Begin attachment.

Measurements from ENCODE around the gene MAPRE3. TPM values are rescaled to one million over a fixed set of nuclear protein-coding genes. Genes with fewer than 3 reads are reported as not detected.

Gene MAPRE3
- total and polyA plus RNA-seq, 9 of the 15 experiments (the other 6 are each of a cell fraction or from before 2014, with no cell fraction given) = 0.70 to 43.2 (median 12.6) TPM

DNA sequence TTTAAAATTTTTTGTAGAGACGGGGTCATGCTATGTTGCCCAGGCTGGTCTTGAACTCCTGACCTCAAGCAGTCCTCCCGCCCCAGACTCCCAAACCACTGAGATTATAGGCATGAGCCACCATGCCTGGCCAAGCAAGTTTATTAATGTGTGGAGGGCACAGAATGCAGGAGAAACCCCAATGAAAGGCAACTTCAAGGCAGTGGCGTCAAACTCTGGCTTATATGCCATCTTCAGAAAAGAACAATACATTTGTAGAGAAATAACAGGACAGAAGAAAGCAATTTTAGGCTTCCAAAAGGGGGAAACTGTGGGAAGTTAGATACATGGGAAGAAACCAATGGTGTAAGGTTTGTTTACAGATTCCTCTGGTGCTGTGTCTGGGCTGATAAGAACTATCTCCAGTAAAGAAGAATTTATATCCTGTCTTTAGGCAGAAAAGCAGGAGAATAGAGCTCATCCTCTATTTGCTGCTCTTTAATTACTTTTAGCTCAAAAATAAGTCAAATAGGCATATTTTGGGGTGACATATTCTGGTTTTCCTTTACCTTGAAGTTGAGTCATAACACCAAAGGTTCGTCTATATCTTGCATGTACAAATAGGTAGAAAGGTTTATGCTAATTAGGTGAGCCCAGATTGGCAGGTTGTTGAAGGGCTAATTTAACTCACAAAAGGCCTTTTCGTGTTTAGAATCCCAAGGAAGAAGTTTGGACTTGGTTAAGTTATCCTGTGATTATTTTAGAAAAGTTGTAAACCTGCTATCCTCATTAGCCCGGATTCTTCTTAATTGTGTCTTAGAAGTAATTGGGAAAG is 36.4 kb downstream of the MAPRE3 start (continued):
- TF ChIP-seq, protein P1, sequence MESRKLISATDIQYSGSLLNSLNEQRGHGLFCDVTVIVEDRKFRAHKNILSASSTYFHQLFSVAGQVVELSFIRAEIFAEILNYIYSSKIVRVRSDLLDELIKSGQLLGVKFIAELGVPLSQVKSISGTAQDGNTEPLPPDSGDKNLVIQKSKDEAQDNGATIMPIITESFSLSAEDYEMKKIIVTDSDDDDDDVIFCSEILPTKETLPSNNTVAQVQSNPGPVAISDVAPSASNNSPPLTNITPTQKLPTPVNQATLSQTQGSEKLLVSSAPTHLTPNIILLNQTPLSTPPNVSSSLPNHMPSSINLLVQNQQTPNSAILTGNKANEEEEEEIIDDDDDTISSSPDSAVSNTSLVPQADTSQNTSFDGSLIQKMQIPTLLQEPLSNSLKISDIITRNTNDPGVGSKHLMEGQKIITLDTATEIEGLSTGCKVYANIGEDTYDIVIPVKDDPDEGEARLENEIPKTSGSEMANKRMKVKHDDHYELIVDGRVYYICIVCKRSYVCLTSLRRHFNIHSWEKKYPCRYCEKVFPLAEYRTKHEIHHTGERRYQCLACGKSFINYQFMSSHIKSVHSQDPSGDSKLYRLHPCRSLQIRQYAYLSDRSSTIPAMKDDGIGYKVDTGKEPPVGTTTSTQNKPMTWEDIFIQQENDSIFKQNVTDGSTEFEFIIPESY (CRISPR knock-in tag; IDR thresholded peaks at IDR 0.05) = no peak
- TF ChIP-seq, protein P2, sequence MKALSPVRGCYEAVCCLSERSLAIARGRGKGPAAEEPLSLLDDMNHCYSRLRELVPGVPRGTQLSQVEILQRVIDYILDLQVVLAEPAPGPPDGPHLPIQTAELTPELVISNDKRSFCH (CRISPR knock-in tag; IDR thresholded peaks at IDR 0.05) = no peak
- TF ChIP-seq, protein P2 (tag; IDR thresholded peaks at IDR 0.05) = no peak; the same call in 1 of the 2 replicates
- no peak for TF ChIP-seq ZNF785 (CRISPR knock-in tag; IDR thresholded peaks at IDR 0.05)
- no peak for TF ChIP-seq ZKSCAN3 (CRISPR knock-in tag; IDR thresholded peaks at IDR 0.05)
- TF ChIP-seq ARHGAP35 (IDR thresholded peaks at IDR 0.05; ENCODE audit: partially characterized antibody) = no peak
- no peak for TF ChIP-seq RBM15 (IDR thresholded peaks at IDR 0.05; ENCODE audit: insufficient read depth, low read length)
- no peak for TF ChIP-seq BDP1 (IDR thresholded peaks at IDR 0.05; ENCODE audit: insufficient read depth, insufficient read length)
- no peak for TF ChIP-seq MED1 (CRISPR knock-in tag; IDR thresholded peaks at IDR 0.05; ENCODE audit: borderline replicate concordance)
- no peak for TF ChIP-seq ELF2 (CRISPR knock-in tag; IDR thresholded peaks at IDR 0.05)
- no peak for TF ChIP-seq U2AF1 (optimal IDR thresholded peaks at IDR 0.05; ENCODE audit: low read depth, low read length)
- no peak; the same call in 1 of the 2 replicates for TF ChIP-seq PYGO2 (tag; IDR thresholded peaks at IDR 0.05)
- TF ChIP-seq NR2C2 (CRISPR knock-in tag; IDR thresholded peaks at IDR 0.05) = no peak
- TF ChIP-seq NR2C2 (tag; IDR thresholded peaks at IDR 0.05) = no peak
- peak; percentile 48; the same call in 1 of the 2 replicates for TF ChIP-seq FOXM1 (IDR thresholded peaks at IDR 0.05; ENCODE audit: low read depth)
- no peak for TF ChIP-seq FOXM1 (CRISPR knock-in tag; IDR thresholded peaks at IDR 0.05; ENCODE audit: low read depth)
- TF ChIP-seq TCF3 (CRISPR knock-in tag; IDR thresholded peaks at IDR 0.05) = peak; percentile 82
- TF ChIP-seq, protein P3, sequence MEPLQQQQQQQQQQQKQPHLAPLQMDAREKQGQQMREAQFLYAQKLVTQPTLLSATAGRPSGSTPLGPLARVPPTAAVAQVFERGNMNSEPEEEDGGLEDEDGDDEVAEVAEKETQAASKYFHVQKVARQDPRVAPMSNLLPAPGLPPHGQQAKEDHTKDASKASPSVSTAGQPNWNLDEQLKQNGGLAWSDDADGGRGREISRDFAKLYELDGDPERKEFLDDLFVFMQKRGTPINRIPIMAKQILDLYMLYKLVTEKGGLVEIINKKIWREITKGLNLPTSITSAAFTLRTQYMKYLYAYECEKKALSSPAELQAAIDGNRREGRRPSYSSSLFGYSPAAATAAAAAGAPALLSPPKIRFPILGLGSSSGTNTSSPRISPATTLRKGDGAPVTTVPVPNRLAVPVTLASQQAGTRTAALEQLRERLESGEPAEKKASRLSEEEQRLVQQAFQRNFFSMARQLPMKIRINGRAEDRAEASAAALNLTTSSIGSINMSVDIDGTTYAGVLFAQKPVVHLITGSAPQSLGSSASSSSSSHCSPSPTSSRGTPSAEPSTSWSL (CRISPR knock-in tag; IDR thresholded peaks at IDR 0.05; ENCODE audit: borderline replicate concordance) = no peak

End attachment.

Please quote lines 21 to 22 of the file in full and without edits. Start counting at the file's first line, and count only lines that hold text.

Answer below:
- TF ChIP-seq TCF3 (CRISPR knock-in tag; IDR thresholded peaks at IDR 0.05) = peak; percentile 82
- TF ChIP-seq, protein P3, sequence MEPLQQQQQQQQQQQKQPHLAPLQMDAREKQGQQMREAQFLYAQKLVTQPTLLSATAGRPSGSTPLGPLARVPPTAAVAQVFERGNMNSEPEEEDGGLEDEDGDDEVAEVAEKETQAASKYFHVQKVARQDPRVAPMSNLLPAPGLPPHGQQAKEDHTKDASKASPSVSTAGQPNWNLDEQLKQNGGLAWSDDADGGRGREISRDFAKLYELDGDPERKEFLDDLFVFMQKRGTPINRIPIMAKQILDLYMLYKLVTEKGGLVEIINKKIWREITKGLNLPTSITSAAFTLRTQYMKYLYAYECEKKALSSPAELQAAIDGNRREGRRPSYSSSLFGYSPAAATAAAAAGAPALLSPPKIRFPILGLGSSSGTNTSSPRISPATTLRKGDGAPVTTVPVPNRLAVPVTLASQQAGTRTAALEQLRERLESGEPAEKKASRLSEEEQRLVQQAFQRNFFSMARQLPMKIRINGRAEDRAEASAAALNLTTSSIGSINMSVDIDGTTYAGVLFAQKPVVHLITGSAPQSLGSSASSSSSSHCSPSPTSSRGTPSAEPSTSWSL (CRISPR knock-in tag; IDR thresholded peaks at IDR 0.05; ENCODE audit: borderline replicate concordance) = no peak